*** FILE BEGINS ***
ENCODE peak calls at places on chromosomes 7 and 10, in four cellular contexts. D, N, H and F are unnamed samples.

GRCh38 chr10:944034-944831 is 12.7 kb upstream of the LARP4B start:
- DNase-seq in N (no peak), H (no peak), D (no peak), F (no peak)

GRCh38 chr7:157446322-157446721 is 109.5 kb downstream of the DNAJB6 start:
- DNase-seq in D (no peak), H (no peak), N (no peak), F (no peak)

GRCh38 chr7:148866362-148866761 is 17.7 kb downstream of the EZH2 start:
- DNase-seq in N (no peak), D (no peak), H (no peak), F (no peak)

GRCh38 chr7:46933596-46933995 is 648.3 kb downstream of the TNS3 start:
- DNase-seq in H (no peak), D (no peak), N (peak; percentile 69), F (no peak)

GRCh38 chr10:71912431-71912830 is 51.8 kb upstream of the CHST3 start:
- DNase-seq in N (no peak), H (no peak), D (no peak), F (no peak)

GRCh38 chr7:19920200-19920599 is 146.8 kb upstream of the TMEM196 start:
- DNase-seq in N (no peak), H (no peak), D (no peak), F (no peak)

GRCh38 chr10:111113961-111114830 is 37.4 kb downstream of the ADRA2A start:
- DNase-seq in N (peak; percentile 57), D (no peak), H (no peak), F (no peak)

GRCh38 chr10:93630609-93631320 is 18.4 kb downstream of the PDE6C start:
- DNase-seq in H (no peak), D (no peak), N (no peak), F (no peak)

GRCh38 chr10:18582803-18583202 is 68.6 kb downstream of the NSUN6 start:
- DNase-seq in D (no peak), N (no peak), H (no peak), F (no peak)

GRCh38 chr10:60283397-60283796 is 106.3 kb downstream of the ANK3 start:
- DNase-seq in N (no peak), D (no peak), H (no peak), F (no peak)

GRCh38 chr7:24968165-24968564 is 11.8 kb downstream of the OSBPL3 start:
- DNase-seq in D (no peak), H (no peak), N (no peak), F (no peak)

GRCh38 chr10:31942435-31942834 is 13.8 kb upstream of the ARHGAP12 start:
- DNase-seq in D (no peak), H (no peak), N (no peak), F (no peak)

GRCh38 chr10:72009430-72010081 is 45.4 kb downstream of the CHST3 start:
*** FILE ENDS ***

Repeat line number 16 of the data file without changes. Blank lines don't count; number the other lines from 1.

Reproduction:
GRCh38 chr10:93630609-93631320 is 18.4 kb downstream of the PDE6C start: